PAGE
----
A document detailing how San Mateo County intends to locally detain at-risk youth was approved by the Board of Supervisors amid dissent from community members familiar with the juvenile justice system, a fellow supervisor and a state senator.

“I’m actually surprised by the criticism of the plan because I think the plan is pretty comprehensive,” Supervisor Don Horsley said during Tuesday’s Board of Supervisors meeting.

In a 4-1 vote, supervisors accepted the San Mateo County Juvenile Justice Realignment Plan, a 24-page document created by a subcommittee of the Juvenile Justice Coordinating Council. The document highlights an LGBTQ friendly approach to housing youth, mental health services through the county’s Behavioral Health and Recovery Services, education opportunities with the Office of Education and re-entry services in partnerships with community based organizations.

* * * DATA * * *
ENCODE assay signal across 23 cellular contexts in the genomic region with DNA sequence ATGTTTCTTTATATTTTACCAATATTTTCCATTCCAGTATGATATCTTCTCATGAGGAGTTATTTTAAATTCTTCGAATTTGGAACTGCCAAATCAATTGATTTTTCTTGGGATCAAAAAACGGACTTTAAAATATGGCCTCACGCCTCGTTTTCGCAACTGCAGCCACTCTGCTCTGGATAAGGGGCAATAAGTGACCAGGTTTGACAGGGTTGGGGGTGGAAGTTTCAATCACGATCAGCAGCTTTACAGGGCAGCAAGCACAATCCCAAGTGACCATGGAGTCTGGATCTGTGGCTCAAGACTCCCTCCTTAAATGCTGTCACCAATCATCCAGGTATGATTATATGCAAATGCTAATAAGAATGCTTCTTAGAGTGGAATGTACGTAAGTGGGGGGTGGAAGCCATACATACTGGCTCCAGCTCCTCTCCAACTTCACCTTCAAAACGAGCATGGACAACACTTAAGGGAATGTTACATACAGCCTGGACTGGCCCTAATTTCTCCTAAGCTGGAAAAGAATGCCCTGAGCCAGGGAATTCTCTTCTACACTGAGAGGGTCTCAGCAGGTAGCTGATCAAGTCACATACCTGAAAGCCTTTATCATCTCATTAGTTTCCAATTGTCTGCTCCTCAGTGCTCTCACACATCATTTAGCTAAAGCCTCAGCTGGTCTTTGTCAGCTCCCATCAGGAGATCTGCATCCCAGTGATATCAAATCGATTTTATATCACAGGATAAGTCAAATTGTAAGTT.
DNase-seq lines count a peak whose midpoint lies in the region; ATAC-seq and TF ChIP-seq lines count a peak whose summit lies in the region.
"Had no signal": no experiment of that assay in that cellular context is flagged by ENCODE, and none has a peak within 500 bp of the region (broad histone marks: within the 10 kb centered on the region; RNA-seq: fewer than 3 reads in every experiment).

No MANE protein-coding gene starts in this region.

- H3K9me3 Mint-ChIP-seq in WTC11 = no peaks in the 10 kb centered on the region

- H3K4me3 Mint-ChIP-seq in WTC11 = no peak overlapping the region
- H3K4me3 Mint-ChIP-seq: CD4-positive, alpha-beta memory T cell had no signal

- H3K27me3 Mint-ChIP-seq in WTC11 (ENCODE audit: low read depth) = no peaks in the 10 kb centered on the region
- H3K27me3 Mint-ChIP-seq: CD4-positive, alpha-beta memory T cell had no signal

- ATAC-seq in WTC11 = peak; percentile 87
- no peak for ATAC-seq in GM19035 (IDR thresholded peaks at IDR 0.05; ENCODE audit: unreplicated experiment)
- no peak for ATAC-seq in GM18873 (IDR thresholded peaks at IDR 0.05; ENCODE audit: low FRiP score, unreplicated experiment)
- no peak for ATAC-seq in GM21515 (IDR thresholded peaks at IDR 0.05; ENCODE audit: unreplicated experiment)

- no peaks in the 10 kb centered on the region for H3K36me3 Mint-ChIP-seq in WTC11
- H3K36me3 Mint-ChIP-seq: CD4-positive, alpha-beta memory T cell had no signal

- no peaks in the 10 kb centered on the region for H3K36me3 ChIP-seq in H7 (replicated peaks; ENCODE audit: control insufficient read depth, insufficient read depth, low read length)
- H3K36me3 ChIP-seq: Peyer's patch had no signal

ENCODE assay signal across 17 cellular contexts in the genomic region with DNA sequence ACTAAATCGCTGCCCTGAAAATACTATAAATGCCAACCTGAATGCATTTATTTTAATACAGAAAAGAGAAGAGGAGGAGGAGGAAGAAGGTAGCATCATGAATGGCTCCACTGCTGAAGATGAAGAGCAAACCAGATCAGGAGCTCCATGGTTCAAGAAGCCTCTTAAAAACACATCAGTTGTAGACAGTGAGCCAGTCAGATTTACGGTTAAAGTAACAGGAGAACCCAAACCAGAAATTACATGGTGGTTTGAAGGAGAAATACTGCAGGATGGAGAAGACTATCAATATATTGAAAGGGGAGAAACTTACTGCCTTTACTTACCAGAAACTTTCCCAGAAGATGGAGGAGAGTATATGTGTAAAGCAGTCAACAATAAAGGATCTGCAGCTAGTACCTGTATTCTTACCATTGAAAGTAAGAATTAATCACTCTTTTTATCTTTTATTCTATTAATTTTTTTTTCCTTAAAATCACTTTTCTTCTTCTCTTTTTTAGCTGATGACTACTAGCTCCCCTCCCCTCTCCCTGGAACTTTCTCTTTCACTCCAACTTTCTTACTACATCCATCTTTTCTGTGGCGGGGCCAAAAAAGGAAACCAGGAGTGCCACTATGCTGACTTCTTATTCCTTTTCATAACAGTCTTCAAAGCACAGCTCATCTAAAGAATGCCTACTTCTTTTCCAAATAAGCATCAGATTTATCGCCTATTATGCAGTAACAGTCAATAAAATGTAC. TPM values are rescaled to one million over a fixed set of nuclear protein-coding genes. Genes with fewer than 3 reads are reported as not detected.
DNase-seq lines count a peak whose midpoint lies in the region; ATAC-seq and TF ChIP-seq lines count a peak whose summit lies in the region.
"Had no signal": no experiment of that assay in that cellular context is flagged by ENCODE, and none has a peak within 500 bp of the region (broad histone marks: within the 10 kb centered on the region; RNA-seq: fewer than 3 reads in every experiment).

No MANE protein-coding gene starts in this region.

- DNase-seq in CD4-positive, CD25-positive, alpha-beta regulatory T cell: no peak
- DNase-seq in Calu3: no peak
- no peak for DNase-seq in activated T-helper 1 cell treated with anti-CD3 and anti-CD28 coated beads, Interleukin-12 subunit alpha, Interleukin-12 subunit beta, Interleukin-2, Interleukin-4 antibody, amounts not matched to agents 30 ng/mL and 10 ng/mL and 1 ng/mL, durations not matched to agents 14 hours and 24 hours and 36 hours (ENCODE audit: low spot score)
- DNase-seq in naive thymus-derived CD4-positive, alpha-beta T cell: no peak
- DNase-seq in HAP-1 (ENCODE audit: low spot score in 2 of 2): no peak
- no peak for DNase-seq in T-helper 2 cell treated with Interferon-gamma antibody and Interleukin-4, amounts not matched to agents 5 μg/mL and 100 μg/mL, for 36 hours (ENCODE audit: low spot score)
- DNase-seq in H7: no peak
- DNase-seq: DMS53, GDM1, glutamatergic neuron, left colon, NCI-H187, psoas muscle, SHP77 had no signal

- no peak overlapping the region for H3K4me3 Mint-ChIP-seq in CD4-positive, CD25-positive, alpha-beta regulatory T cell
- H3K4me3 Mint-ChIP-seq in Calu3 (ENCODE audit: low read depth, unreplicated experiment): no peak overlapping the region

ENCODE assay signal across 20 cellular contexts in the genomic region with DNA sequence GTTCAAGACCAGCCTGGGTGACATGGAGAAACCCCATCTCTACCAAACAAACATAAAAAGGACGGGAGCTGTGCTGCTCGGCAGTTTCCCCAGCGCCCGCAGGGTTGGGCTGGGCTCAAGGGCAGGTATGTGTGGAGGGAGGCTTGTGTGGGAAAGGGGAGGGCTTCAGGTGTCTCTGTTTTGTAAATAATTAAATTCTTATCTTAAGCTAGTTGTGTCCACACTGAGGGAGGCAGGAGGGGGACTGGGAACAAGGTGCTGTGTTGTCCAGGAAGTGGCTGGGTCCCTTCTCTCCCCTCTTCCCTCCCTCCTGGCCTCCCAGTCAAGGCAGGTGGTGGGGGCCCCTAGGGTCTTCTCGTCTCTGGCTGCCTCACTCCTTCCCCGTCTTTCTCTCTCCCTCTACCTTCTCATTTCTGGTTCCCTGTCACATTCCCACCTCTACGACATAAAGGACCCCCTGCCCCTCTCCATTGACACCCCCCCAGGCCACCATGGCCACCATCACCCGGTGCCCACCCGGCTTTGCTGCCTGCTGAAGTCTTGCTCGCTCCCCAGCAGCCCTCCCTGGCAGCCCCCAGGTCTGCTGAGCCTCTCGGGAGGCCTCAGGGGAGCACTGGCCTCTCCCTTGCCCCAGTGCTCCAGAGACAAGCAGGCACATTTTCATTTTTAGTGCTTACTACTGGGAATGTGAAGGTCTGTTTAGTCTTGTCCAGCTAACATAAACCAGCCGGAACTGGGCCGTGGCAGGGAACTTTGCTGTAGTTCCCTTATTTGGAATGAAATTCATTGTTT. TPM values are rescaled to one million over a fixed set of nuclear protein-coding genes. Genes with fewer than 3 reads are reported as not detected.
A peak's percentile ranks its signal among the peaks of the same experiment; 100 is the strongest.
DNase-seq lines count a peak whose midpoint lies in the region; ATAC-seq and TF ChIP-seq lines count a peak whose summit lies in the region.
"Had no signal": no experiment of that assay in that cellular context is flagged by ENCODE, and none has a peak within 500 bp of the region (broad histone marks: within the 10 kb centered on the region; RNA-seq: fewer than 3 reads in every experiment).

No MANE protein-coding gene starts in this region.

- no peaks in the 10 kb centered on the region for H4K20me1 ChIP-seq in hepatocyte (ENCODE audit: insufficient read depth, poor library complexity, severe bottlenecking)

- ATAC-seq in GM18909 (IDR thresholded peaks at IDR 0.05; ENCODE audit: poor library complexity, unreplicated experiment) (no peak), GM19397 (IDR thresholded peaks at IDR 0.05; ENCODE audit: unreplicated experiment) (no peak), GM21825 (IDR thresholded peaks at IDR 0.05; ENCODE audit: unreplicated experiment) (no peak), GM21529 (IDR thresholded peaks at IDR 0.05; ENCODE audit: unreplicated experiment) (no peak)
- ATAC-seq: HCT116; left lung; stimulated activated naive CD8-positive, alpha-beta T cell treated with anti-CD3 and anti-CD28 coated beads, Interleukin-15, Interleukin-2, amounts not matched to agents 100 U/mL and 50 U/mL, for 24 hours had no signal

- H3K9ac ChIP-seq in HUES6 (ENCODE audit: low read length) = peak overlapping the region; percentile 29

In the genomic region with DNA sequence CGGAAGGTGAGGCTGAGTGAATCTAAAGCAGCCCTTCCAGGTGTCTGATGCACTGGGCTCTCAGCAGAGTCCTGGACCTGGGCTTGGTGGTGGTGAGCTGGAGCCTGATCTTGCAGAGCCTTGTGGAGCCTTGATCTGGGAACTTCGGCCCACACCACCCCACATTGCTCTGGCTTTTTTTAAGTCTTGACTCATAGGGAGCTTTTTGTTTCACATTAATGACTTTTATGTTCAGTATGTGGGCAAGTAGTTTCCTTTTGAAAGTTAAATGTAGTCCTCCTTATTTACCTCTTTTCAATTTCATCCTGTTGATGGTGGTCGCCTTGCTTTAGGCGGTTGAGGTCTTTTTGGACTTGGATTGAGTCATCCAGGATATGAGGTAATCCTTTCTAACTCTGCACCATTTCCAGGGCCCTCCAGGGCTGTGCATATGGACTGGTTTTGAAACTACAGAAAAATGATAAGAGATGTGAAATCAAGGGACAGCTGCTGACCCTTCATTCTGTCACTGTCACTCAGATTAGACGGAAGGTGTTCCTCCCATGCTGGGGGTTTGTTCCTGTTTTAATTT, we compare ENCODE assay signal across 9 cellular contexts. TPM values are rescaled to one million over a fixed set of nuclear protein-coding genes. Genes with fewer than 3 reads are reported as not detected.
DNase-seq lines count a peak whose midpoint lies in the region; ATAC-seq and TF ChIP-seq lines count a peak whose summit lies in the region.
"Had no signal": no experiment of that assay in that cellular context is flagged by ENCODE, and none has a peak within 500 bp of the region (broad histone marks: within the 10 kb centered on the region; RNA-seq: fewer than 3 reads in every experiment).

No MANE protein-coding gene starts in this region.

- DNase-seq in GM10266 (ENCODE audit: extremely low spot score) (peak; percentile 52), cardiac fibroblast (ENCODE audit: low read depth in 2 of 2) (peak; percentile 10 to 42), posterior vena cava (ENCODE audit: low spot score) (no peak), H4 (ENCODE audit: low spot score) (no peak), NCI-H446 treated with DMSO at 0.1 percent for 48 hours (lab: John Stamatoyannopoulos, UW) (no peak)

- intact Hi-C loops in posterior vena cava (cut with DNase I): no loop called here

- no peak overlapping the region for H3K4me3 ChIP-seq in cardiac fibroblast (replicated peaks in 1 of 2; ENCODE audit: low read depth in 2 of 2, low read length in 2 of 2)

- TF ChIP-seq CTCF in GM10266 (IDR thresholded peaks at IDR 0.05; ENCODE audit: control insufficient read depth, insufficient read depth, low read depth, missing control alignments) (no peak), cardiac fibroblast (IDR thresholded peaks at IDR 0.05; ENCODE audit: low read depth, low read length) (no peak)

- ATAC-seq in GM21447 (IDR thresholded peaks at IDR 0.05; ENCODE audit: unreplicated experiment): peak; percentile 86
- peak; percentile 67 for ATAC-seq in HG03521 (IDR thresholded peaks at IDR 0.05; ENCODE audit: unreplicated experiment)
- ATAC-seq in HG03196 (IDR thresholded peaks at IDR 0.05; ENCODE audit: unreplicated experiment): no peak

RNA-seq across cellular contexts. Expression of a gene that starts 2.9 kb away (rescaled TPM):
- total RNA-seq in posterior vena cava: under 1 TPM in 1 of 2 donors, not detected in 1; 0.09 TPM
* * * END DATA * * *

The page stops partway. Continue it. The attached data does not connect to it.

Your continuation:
Youth would stay in one of the county’s two facilities, a 30-bed girls’ facility called Camp Kemp and a Juvenile Hall Youth Services Center with capacity for 160 occupants.

Counties were required to develop the plan following the signing of Senate Bill 823 in 2020, which began phasing out the state’s Division of Juvenile Justice and requires children to remain in their home counties to ensure close proximity to families.

But some who attended Tuesday’s meeting noted that the county’s plan suggests a willingness to house children from outside San Mateo County specifically at Camp Kemp.